But then I am the type that likes a challenge; My wife likes a challenge too. Perhaps that's why she married me. :?? :doh:

Jan in CA
10-13-2010, 01:29 AM
I'm a Continental knitter and I say Sue and Jan are just being too 'moderate' and safe. I say, take chances! Make mistakes! Go wild and learn Continental knitting and purling! :)


Wait a minute now...I did say there is benefit to knowing both. ;) I just get irritated if someone says one is better because it's not true.

suzeeq
10-13-2010, 01:37 AM
I agree with Jan. You can learn half a dozen different styles and find a use for them, but one is not inherently better than another.

cacunn
10-13-2010, 01:12 PM
Let me throw another style into the pot - Portuguese (search YouTube - block here). I started out as an English throw knitter, learned Portuguese, and some Continental. I switch through all three depending on what I am knitting, where I am knitting.

Which is best is personal preference, which is normal is anything I am not doing because at best I am Abby-Normal.

I find that if my hands are tired that it helps to change styles for a break.

Jeremy
10-13-2010, 01:20 PM
I knit both ways. For socks and lace I do english, for everything elsc continental and for fair isle both. For me continental is faster and more importantly ergonomically easier. But note, I said "for me". I don't think its possible to say one is faster than the other generally because everyone is different.

N0obKnitter
10-13-2010, 02:22 PM
I like Continental...it's easy for me (the English method confuses me for some reason) and my mom is a Continental knitter, as was her Grandmother.

Mike
10-13-2010, 03:28 PM
I like Continental...it's easy for me (the English method confuses me for some reason) and my mom is a Continental knitter, as was her Grandmother.
I'm the same way, I cannot grasp English unless I go really slow. I think it's because I started with crochet so holding the yarn in my left makes more sense.

N0obKnitter
10-13-2010, 04:01 PM
I remember hearing somewhere it's easier for Hookers (heh) to transition to knitting by starting with Continental/German knitting.

Jan in CA
10-13-2010, 04:12 PM
I remember hearing somewhere it's easier for Hookers (heh) to transition to knitting by starting with Continental/German knitting.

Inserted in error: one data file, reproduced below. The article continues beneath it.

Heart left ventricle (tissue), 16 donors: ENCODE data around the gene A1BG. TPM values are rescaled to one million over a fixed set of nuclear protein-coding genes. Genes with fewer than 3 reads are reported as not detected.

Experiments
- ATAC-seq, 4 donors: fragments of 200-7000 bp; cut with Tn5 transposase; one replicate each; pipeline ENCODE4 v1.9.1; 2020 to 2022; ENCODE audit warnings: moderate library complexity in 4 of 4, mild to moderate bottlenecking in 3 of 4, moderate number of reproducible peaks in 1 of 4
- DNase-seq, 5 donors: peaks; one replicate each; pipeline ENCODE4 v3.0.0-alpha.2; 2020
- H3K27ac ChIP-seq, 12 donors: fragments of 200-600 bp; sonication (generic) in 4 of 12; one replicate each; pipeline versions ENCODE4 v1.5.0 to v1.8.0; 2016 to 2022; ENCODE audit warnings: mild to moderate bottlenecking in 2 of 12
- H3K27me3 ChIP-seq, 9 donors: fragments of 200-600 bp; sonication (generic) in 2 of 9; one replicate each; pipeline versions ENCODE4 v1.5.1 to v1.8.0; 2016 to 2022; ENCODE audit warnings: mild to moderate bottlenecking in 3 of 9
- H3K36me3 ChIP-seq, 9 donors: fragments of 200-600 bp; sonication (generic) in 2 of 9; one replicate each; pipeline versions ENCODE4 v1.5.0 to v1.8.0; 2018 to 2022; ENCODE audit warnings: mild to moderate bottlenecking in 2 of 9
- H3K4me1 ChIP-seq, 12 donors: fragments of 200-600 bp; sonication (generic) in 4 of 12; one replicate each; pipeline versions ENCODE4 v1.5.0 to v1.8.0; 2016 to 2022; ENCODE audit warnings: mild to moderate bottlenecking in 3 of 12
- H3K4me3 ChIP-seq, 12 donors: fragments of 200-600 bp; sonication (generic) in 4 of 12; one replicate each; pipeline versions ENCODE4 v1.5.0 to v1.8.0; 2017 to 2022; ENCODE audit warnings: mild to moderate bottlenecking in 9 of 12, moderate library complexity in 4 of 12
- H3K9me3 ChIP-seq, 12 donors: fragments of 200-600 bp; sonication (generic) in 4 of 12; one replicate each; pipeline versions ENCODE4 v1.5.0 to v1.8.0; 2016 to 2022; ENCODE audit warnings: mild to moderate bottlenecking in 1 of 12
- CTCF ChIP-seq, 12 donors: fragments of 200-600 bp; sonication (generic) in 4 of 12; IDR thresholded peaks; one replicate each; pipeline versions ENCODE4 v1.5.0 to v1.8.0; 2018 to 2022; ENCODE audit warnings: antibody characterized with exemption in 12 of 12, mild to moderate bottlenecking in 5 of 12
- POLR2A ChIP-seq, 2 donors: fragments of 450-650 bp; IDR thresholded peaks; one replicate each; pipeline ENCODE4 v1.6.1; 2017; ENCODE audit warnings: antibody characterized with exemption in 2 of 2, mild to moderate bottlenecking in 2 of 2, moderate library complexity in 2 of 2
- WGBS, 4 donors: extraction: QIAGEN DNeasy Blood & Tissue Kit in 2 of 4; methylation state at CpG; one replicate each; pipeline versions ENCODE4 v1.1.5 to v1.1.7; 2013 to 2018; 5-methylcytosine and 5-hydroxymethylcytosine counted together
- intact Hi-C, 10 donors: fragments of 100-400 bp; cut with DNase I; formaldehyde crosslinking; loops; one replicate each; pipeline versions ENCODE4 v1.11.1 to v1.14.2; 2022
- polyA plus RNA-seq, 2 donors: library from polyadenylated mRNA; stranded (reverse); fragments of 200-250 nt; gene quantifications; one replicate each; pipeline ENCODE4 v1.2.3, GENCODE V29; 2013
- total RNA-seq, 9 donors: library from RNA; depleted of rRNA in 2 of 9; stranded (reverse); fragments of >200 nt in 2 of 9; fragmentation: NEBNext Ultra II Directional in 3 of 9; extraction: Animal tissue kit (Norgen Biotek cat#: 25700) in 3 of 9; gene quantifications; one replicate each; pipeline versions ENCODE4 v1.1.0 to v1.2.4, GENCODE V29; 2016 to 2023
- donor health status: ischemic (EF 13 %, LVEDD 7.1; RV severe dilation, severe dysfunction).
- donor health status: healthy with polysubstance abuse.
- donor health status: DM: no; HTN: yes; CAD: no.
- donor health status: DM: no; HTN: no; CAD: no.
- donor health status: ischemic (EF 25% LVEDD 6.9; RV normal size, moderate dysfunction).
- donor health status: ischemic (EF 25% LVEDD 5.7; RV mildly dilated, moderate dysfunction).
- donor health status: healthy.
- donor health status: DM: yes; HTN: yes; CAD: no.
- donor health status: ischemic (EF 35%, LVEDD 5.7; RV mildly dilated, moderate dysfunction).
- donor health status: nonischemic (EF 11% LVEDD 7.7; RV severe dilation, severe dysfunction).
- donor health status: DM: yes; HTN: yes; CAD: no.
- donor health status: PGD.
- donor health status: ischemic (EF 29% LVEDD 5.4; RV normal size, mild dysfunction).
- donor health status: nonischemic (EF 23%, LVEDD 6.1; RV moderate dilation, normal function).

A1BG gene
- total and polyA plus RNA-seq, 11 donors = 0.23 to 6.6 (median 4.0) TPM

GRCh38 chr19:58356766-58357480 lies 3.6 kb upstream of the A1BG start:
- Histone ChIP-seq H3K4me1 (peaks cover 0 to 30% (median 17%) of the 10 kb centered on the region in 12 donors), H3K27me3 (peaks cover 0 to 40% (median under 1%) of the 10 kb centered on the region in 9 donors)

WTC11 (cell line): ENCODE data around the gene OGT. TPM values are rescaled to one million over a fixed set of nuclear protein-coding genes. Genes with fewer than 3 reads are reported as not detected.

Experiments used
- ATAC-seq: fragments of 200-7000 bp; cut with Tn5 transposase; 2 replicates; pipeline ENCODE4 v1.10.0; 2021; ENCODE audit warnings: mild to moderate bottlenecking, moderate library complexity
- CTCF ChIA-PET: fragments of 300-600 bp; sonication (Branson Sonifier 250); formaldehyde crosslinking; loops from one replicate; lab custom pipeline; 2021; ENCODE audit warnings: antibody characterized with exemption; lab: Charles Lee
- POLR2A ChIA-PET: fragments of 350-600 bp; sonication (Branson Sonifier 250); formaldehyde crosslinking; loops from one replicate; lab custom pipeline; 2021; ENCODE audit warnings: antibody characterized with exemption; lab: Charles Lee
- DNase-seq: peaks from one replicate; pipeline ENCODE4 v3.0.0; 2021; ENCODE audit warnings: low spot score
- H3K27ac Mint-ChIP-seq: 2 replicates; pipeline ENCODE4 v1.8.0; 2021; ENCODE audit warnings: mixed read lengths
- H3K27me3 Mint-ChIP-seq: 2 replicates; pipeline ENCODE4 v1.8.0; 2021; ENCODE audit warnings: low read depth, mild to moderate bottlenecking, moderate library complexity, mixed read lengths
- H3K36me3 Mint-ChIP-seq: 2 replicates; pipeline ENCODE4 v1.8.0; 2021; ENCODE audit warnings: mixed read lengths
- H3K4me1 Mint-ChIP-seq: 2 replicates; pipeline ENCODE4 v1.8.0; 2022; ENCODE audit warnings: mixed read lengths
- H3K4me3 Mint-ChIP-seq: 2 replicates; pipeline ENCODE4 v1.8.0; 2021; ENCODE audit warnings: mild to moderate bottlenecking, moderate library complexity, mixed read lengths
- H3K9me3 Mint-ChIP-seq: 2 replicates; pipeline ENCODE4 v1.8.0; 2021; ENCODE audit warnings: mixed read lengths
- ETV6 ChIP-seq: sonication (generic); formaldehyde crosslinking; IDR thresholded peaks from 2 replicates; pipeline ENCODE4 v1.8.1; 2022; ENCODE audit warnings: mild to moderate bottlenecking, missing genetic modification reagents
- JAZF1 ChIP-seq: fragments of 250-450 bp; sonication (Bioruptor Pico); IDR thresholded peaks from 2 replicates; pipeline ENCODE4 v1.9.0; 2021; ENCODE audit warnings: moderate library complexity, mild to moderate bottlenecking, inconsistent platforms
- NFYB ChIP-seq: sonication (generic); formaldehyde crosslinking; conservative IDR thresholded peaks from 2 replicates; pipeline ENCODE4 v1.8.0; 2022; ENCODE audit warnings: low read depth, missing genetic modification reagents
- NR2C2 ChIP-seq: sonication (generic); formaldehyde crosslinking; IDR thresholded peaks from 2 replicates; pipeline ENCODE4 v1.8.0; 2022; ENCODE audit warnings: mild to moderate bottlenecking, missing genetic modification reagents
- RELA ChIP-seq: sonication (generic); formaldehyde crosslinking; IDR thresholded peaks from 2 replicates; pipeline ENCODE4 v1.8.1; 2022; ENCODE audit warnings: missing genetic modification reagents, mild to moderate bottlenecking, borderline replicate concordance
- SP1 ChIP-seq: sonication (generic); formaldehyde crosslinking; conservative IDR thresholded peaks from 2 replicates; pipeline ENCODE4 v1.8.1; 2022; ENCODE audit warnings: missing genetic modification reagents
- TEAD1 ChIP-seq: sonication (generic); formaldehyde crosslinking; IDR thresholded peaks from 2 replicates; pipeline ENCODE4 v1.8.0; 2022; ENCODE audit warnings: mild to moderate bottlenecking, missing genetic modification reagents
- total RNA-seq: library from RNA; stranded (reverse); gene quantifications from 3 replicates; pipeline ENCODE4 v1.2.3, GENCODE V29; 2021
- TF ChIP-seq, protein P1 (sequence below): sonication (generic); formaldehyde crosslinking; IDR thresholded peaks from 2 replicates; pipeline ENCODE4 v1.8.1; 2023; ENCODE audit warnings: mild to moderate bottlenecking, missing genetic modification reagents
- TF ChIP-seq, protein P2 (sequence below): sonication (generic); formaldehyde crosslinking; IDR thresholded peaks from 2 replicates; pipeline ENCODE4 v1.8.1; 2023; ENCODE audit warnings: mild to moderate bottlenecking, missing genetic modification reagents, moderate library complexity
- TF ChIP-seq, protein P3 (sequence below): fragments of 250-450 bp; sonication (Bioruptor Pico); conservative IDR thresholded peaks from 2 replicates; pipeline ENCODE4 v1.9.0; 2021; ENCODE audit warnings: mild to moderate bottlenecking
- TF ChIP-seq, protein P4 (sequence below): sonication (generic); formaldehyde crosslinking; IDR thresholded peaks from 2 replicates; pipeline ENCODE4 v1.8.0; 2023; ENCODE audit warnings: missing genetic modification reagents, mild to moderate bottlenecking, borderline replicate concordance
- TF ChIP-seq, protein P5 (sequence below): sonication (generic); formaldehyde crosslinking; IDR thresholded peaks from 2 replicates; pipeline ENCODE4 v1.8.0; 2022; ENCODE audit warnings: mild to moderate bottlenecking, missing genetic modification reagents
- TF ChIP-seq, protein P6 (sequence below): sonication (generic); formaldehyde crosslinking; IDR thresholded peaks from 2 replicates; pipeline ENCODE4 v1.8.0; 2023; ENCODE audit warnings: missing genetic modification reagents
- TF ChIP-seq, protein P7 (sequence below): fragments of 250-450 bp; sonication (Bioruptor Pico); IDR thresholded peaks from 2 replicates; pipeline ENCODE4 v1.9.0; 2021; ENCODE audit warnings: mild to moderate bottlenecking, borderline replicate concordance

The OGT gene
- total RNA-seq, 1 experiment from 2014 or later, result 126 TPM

Yeah, I've heard that, too. Didn't work for me.:lol: I taught myself last year, but couldn't get the hang of it when I started knitting.

N0obKnitter
10-13-2010, 04:16 PM
I admit it perplexes me when people say they can't figure it out...to me, it's simple and I'm pretty knitting-dumb etc. :lol:

But I suppose you English knitters must be all WTheck at us German knitters that can't throw. :)

Jan in CA
10-13-2010, 08:09 PM
But I suppose you English knitters must be all WTheck at us German knitters that can't throw. :)

Exactly. :lol:

vaudiss
10-14-2010, 09:05 PM
When I was taught how to knit it was assumed I would be better at Cont but I could NOT get the needle to catch the yarn and I was getting frustrated. My friend finally showed me English and that made sense to me. BUt then I also don't tension the yarn through my fingers like most. I only hold onto the yarn w/ my pinky. I need to take pic, for posting, after I'm used a natural handdyed that isn't completely colorfast. You can see exactly where the yarn is held.......

MerigoldinWA
10-15-2010, 04:46 PM
My experience is the same as RuthieinMaryland's but I have to say everyone is different and what works best for one, doesn't work best for another.

When I taught my husband to knit I wanted to teach him Continental and he could do the knit st that way, but the purl he couldn't get so I switched him to English.

I have also tried Portuguese and love the purl done that way, but not the knit st. Try all styles and use them as best suits your needs and preference.